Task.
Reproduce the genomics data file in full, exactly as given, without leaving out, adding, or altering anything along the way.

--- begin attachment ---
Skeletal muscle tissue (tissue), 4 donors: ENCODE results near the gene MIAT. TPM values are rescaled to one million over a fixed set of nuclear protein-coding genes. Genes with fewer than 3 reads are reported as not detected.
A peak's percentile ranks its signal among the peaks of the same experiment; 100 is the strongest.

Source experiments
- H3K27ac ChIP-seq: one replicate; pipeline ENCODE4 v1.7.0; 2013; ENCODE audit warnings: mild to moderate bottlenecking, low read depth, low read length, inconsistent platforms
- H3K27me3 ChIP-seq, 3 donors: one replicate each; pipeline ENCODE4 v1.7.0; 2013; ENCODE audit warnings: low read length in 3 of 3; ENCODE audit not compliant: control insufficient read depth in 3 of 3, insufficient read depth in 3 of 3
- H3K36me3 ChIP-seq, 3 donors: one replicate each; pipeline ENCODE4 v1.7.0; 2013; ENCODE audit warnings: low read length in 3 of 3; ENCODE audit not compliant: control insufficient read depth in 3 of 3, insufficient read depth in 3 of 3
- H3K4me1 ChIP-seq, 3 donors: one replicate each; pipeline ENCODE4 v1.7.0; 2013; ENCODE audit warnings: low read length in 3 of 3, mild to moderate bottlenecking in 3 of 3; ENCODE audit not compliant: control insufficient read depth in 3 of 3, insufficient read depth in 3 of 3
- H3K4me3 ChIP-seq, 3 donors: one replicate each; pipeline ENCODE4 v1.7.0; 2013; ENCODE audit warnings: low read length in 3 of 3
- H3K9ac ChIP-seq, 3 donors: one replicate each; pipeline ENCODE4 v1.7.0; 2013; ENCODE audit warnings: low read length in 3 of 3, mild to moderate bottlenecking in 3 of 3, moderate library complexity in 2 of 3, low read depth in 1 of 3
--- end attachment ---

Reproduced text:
Skeletal muscle tissue (tissue), 4 donors: ENCODE results near the gene MIAT. TPM values are rescaled to one million over a fixed set of nuclear protein-coding genes. Genes with fewer than 3 reads are reported as not detected.
A peak's percentile ranks its signal among the peaks of the same experiment; 100 is the strongest.

Source experiments
- H3K27ac ChIP-seq: one replicate; pipeline ENCODE4 v1.7.0; 2013; ENCODE audit warnings: mild to moderate bottlenecking, low read depth, low read length, inconsistent platforms
- H3K27me3 ChIP-seq, 3 donors: one replicate each; pipeline ENCODE4 v1.7.0; 2013; ENCODE audit warnings: low read length in 3 of 3; ENCODE audit not compliant: control insufficient read depth in 3 of 3, insufficient read depth in 3 of 3
- H3K36me3 ChIP-seq, 3 donors: one replicate each; pipeline ENCODE4 v1.7.0; 2013; ENCODE audit warnings: low read length in 3 of 3; ENCODE audit not compliant: control insufficient read depth in 3 of 3, insufficient read depth in 3 of 3
- H3K4me1 ChIP-seq, 3 donors: one replicate each; pipeline ENCODE4 v1.7.0; 2013; ENCODE audit warnings: low read length in 3 of 3, mild to moderate bottlenecking in 3 of 3; ENCODE audit not compliant: control insufficient read depth in 3 of 3, insufficient read depth in 3 of 3
- H3K4me3 ChIP-seq, 3 donors: one replicate each; pipeline ENCODE4 v1.7.0; 2013; ENCODE audit warnings: low read length in 3 of 3
- H3K9ac ChIP-seq, 3 donors: one replicate each; pipeline ENCODE4 v1.7.0; 2013; ENCODE audit warnings: low read length in 3 of 3, mild to moderate bottlenecking in 3 of 3, moderate library complexity in 2 of 3, low read depth in 1 of 3